Tony Langer is a Detective Sergeant with the West Australian Police, and founded charity organisation Imprint Solutions, which supports non-government humanitarian groups in countries devastated by remnants of war such as Cambodia, Vietnam, Laos and Thailand.
At TEDxCanberra in 2013, Tony spoke about his work with Humanitarian Mine Action Groups clearing unexploded bombs and landmines in Southeast Asia.
Tony is also the recipient of the Royal Order of Sahametrei (Knighthood) for distinguished humanitarian services to the King and People of Cambodia.
I caught up with Tony to discuss where his TEDxCanberra experience has taken him, and what projects he has been working on since his talk almost three years ago.
What projects have you been working on since your TEDxCanberra talk?
I have been working to expand the projects of the charity I formed – Imprint Solutions. In addition to targeted clearance of explosive remnants of war and landmines (reducing the risk of death or serious injury) we are also conducting non-technical and technical surveys of potentially contaminated land in Vietnam/Cambodia. This is to facilitate the land’s use for agricultural purposes for people who are disadvantaged by not being able to utilise that land.
We have also been assisting with establishing schools and education programs for affected impoverished areas and ethnic minorities. We provide training and equipment for in-country nationals and minorities to achieve viably sustainable services to benefit their communities and families.
The biggest new area has been collaborating with other NGOs, universities and companies to facilitate the exchange of knowledge and skills to improve the lives of those suffering and at risk in Southeast Asia. This includes providing the skills to establish suitable housing and sustainable agricultural projects on explosive remnants of war cleared land for those impoverished people.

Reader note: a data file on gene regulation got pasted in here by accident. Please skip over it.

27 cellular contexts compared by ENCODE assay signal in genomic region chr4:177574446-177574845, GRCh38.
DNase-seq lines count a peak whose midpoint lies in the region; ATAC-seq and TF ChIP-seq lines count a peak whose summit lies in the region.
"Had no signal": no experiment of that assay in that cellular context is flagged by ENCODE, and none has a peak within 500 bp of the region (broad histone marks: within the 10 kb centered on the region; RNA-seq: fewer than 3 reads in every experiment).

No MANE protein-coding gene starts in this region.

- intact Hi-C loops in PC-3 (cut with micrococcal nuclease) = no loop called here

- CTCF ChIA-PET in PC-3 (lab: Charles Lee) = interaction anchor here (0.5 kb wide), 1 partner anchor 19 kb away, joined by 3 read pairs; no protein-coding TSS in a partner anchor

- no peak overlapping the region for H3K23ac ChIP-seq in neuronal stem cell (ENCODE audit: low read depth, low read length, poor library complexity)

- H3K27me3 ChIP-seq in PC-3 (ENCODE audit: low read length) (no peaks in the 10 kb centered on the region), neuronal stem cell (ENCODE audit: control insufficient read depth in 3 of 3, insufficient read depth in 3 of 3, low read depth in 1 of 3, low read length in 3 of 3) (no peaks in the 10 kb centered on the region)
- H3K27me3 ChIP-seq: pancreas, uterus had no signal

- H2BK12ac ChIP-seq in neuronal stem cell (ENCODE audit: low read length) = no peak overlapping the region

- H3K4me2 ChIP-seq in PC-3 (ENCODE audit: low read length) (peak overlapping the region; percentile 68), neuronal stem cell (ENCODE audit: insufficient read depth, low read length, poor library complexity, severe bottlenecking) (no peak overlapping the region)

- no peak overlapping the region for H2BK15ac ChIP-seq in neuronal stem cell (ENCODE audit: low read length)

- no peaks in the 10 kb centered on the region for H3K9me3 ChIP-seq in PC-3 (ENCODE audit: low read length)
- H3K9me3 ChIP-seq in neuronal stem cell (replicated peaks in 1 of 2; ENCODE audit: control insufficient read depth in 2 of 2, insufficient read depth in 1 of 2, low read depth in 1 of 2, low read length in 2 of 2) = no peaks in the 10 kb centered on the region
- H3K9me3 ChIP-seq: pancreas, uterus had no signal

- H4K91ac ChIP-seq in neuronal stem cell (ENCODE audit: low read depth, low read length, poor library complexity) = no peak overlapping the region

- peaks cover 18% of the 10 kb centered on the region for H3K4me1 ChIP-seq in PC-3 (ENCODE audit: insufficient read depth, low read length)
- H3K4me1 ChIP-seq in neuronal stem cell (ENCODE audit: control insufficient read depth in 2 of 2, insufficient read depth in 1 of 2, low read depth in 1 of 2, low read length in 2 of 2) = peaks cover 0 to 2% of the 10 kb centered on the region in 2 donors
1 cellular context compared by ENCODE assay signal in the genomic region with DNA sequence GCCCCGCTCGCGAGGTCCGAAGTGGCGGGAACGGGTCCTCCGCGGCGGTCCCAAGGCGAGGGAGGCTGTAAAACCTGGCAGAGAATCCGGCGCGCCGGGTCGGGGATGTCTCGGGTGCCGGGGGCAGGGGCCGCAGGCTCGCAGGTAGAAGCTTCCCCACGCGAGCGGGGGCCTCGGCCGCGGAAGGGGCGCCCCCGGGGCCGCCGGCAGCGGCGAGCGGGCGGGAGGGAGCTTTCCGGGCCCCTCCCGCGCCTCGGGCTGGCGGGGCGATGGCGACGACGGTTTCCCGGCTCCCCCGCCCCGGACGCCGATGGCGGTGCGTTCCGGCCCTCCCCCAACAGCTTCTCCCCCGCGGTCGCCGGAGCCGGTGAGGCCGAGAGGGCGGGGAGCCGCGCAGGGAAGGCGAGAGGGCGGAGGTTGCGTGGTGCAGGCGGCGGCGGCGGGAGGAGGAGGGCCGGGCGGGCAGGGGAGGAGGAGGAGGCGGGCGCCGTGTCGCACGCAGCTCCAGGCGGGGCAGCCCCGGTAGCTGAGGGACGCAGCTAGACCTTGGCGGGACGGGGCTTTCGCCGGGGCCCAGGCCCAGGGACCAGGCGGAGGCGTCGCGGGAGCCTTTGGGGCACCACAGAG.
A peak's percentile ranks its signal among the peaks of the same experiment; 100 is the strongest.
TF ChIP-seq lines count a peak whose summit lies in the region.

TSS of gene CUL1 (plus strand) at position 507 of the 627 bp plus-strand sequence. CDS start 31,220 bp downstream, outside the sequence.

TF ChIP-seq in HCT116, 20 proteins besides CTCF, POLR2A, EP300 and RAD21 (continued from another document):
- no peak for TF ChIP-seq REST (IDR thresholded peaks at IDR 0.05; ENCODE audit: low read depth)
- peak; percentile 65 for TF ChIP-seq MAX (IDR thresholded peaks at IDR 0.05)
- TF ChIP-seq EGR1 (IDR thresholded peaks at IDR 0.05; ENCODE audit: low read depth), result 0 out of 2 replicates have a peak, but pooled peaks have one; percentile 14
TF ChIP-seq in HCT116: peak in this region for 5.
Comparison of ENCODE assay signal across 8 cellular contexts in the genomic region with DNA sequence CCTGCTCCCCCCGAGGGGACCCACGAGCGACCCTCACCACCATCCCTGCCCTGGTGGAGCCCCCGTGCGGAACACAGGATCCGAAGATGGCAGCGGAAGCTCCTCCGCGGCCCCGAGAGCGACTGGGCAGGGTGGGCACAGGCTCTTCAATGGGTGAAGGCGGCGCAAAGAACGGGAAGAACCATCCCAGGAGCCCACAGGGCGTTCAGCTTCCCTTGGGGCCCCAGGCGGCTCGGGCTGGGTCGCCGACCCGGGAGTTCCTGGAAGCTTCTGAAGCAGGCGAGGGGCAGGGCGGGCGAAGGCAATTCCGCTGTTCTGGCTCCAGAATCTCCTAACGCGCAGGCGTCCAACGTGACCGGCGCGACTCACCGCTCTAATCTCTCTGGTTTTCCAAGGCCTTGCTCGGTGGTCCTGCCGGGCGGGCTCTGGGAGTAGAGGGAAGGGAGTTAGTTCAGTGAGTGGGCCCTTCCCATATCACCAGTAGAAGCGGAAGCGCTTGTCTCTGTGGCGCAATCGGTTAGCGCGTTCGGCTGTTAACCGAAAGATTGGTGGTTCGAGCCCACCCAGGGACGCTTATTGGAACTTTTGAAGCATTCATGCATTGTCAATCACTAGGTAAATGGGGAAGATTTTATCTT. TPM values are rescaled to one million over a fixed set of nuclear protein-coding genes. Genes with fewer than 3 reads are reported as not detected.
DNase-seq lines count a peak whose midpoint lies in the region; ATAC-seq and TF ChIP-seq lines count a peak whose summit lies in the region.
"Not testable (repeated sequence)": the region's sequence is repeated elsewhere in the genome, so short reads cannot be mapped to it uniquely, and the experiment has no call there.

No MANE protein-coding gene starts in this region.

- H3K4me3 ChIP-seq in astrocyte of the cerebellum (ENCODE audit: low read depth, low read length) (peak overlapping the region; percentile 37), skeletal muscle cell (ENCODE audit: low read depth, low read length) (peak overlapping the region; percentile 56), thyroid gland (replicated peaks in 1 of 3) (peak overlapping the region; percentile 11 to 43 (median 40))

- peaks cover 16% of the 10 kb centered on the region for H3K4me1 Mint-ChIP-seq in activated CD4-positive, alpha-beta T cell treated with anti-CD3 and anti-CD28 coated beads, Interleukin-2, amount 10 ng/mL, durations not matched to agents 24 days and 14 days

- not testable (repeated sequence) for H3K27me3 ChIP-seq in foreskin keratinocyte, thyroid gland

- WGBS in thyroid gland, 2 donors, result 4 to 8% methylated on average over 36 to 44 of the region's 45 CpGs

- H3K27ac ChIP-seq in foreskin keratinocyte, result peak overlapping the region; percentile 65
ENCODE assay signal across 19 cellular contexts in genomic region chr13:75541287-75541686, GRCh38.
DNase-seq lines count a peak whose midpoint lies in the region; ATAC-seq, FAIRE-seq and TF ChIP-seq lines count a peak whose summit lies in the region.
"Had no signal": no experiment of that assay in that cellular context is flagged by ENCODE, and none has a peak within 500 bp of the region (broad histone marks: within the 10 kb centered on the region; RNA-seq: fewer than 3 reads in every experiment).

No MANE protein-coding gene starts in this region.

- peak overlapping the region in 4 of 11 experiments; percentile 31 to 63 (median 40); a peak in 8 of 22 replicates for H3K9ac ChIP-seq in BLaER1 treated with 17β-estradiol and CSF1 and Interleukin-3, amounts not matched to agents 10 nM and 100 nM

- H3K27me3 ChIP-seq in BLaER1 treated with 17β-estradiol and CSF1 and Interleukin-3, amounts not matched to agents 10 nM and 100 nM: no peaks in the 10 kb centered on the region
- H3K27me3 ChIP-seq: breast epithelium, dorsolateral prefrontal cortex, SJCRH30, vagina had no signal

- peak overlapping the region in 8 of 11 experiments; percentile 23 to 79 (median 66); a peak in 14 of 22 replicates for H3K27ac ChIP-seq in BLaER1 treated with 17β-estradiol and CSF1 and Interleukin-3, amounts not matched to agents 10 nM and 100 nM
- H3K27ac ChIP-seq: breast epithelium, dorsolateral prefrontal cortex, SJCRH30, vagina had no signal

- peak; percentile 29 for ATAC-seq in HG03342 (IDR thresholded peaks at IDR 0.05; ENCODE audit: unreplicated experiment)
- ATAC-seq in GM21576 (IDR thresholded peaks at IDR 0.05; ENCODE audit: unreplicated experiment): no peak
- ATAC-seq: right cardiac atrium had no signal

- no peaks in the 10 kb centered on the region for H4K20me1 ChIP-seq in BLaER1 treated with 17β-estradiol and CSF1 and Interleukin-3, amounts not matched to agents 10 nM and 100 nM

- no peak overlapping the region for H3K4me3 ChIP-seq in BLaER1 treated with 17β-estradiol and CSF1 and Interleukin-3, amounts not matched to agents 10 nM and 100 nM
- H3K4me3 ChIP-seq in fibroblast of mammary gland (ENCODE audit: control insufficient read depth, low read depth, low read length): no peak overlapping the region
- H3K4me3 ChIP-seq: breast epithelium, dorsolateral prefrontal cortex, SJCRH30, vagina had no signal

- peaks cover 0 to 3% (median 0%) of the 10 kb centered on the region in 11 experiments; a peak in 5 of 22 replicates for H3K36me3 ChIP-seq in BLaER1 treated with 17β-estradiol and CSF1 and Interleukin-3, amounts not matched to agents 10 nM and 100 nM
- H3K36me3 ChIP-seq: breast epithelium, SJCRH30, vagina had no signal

What has been your greatest accomplishment since TEDxCanberra?
Being able to assist with the establishment of a research and design laboratory in Cambodia. This program manufactures training aids for explosive ordnance disposal officers (local Cambodians & Vietnamese) The training aids are superior to any other training aid, in that all the moving parts function as they would on the real thing and all parts are removable, meaning explosive ordnance disposal (EOD) trainees can fully understand the workings of the dangerous items they are dealing with and readily identify where fuses and explosive components are located.
This project has been expanded to local capacity-building assistance, and is now training Cambodian university students in engineering, CAD and 3D design free of charge. This provides opportunities for learning that the students wouldn’t otherwise have access to or been able to afford. In conjunction with Handicap International, we are working towards better methods of manufacturing prosthetics and the use of 3D printers in prosthetics and other related items for handicapped people and victims of explosive remnants of war.
If you could speak at TEDxCanberra again on another topic, what would you talk about and why?
Poverty alleviation. Because I believe that with all the wealth, resources, equipment and knowledge that exist in this age, no person should be living in poverty.
Do you have any advice for future TEDxCanberra speakers?
Don’t get nervous. People are genuinely interested in what you have to say, so take advantage of that to really get your message across.
What was the best thing about your TEDxCanberra experience?
Meeting so many people from various walks of life and being able to freely engage with those people. Also listening to people’s stories and seeing their passion and dedication to their cause was truly inspiring.
How did speaking at TEDxCanberra impact your life?
It provided me with a lot more confidence when speaking publicly, and established networks of thoughtful, intelligent and caring people.
Our theme this year is “All In”. Can you describe a time when you went all in?
This for me would probably be the documentary I arranged and funded I put my life savings into it, and it was a massive gamble. I had no idea about making films or docos, so apart from being a big undertaking financially it was a massive learning curve for me. Whilst it’s still ongoing, I am confident it will achieve its aims of raising awareness once it’s completed this year, and raise awareness to the issues.